The CEO of Target told shareholders Wednesday that the company would remain neutral on a proposed anti–marriage equality amendment in Minnesota, the state where Target is based.
During the company's annual stockholder meeting in Pittsburgh, CEO Gregg Steinhafel was asked whether Target would take a stance on next year's Minnesota ballot initiative, which would amend the state's constitution to ban marriage equality.
"Our position at this particular time is that we are going to be neutral on that particular issue, as we would be on other social issues that have polarizing points of view," Steinhafel said, according to St. Paul's Pioneer Press.
Steinhafel came under fire last year when it was discovered thatthe company had given hundreds of thousands of dollars to antigay politicians and political groups. Steinhafel apologized for his $150,000 donation to MN Forward, a political action committee that bolstered the campaign of antigay gubernatorial candidate Tom Emmer. The group also has ties to former governor Tim Pawlenty, also an antigay conservative. Months after Steinhafel publicly apologized for the donations, it was revealed that the company had made several more contributions to politicians who oppose gay rights. The contributions led to a national boycott of the retailer.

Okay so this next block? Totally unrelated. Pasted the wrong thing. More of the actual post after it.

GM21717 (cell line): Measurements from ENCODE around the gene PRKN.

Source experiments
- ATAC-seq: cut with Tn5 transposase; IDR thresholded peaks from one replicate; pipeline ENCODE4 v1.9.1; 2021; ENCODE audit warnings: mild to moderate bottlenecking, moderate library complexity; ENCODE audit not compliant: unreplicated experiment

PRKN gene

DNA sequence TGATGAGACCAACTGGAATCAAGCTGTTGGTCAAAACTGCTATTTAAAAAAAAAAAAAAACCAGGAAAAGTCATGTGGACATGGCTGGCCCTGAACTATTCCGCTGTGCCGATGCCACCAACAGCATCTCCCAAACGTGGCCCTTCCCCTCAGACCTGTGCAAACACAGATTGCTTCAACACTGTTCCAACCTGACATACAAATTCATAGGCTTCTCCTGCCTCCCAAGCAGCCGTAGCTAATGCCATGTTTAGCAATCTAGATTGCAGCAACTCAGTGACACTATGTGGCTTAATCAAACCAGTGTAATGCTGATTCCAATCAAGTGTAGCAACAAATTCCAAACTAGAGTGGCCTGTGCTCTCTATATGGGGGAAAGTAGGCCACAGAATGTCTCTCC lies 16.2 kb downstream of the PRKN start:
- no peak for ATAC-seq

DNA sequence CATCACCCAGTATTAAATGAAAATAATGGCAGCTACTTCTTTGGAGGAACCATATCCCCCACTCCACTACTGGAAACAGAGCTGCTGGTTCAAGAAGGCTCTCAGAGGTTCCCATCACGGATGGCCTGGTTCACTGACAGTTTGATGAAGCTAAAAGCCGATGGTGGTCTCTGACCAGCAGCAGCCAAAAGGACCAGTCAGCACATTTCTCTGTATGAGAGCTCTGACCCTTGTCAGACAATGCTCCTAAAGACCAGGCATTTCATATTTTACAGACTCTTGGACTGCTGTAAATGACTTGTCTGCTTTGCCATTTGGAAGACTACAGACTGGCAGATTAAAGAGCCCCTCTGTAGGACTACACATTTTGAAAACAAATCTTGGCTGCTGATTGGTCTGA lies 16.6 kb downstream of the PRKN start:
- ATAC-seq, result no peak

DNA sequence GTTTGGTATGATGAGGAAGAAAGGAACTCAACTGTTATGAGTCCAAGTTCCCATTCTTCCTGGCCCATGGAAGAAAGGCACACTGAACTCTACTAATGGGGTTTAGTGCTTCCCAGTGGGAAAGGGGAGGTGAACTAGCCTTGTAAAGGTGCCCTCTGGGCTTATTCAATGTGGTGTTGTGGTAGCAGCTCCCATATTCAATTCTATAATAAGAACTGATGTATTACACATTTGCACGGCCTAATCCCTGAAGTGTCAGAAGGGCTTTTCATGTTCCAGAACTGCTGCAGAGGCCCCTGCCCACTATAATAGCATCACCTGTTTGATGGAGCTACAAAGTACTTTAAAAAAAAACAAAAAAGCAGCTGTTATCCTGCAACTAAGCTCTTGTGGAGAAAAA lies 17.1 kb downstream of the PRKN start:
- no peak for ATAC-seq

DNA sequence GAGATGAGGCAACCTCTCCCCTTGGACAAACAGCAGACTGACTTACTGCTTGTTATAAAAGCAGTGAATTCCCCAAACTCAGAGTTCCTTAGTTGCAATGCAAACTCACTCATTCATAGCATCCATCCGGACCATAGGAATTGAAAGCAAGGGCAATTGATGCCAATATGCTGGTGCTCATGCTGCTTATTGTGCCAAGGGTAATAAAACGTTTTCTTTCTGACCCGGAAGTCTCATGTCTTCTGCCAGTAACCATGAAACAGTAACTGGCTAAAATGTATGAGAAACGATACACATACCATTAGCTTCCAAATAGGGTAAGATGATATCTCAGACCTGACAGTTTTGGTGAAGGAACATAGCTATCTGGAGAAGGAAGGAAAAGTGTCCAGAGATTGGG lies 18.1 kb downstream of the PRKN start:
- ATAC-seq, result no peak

He told shareholders that Target has changed its policy on political giving since last year and that there will be a more extensive process to screen what groups and politicians receive company-based funding. The company itself does contribute to pro-gay organizations, like Project 515, which works to ensure equal benefits and protections for gay and lesbian couples in Minnesota. Target also offers domestic-partner benefits to its workers.
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